DO CERTIFICATE-OF-NEED LAWS INCREASE INDIGENT CARE?
by Thomas Stratmann and Jacob W. Russ
Many states have certificate-of-need regulations, which prohibit hospitals, nursing homes, and ambulatory surgical centers from entering new markets or making changes to the existing capacity of medical facilities without first gaining approval from certificate-of-need regulators. These regulations purport to limit the supply of medical services and to induce regulated institutions to use the resulting economic profits to cross-subsidize indigent care. We document that these regulations do limit supply. However, we do not find strong evidence of higher levels of indigent-care provision in states that have certificate-of-need regulations as opposed to those that do not.
Discussion and Conclusion
This paper analyzes the connection between CON laws and cross-subsidization in the health care industry. We consider CON laws as a mechanism for financing a subsidy to the medically indigent.
The theory of cross-subsidization requires that CON programs do two things: First, they must act as an entry barrier to reduce the competitiveness of regulated medical sectors and increase the profitability of existing providers. Accomplishing that, these regulations must also force firms to provide the cross-subsidy. CON laws must provide incentives for the regulated to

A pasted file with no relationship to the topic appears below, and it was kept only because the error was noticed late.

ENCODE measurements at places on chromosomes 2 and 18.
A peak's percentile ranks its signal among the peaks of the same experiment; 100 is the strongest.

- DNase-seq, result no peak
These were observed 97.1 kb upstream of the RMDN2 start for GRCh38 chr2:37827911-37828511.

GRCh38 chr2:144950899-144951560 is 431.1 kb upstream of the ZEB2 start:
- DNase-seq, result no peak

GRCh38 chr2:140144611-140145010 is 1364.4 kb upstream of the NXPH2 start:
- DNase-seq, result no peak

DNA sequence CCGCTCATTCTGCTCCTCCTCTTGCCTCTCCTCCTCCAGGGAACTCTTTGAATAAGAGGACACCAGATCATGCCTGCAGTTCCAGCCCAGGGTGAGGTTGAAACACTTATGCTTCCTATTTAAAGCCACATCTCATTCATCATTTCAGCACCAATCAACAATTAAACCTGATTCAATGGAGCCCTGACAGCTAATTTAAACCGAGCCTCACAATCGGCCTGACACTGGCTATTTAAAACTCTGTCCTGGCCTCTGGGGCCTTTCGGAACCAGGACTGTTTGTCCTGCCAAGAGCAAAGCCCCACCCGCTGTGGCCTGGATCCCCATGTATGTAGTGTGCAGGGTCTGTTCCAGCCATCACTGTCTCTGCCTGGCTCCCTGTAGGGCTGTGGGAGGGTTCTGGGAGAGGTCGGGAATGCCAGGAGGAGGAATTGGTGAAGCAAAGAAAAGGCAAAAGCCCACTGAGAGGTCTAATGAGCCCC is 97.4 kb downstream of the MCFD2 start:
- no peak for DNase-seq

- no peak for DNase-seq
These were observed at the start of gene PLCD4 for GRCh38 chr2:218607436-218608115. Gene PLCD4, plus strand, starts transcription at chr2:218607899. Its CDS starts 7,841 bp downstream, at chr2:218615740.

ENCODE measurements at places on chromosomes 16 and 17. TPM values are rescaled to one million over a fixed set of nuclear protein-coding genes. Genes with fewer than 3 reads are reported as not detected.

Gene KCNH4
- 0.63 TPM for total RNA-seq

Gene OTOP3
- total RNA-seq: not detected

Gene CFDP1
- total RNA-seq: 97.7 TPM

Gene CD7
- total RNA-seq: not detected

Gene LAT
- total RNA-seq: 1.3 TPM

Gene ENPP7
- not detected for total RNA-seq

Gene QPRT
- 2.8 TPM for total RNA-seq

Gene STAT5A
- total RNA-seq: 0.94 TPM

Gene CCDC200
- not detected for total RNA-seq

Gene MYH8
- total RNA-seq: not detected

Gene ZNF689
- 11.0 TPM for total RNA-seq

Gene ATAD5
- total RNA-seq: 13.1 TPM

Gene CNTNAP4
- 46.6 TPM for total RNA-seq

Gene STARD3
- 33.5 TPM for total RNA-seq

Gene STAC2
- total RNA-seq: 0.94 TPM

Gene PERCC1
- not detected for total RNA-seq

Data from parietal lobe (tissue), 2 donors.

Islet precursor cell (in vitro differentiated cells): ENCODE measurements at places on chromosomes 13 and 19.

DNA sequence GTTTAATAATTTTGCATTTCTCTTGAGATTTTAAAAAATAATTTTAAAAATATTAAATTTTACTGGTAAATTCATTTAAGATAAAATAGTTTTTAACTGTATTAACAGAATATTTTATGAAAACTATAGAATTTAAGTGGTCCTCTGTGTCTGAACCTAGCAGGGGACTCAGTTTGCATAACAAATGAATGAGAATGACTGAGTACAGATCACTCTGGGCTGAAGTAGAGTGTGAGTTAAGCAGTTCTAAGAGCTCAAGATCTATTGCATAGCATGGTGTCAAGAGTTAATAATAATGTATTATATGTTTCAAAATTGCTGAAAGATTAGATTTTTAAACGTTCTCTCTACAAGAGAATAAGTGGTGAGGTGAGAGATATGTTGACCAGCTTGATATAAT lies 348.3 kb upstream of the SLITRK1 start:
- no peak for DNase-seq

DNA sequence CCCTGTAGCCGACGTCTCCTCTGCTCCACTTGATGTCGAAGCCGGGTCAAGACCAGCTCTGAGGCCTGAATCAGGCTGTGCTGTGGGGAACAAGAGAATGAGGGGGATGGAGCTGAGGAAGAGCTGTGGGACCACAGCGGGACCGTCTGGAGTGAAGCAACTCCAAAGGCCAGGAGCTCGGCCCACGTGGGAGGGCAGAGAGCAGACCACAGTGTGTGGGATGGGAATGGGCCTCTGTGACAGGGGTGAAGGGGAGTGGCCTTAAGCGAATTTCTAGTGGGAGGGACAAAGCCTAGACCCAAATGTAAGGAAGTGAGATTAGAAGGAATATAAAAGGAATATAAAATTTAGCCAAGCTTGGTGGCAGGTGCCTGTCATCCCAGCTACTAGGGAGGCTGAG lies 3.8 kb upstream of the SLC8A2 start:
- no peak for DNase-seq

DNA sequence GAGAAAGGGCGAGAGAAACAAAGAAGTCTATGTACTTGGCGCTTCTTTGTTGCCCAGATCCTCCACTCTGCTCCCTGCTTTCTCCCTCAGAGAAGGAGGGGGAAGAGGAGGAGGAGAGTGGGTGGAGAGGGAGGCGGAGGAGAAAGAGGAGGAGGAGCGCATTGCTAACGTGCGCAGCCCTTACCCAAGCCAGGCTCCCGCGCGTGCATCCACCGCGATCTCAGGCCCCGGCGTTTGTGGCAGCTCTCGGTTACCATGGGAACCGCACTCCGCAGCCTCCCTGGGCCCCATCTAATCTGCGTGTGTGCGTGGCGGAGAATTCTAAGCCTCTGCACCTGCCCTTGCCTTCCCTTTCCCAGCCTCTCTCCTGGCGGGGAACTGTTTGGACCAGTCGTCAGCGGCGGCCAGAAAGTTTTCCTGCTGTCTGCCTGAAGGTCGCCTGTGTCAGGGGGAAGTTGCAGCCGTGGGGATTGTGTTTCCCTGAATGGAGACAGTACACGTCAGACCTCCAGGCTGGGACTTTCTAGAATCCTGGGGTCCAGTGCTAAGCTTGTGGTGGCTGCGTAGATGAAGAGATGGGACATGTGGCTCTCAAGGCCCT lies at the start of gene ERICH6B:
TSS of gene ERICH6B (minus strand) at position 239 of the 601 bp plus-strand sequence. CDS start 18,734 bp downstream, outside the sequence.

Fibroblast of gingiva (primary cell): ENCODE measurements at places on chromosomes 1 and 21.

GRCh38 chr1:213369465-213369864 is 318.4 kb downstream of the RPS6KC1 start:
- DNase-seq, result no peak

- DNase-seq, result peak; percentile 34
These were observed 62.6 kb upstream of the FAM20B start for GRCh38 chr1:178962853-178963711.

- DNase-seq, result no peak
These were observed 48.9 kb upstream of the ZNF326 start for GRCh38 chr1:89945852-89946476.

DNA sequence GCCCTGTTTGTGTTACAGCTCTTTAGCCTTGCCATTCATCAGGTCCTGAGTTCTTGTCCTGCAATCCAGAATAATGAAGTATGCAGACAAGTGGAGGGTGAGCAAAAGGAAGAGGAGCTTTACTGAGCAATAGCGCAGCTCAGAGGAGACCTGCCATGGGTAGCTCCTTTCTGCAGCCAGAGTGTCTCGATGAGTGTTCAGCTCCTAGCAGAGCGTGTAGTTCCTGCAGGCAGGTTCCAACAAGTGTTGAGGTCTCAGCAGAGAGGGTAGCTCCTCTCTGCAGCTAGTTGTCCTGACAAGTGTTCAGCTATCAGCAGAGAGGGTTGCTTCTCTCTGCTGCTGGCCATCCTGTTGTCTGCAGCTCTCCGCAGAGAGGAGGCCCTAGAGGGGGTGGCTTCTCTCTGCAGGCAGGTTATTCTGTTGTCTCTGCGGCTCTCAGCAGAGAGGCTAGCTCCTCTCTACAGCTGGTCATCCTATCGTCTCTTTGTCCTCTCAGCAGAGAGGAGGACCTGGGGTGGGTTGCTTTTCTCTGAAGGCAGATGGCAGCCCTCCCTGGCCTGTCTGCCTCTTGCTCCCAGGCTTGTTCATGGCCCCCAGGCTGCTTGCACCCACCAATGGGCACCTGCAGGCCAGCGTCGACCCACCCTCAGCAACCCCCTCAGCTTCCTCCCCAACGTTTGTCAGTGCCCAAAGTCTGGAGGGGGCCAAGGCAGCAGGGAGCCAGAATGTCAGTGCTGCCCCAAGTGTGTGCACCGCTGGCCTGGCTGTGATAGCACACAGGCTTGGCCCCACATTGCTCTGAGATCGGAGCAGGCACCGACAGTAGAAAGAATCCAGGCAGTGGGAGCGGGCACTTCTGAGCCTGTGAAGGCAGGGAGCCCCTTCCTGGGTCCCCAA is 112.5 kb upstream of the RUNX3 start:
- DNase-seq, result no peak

use their profits to provide more indigent services than they otherwise would.
We investigated indigent care with state-level hospital data and put together the most comprehensive CON-regulation database to date. We do not find any evidence of an increase in indigent care. Our coefficients are small in magnitude, not statistically different from zero, and the direction of the effect changes across specifications. Our evidence is consistent with previous studies in showing that CON programs are effective at restricting the supply of regulated medical services. It appears, however, that CON programs do not induce cross-subsidization. Since we lack measures of hospital profitability, our data do not allow us to make conclusions about whether this is because supply restrictions have not increased hospital profits, or because indigent care provision is not sufficiently enforced by the states that have these provisions.
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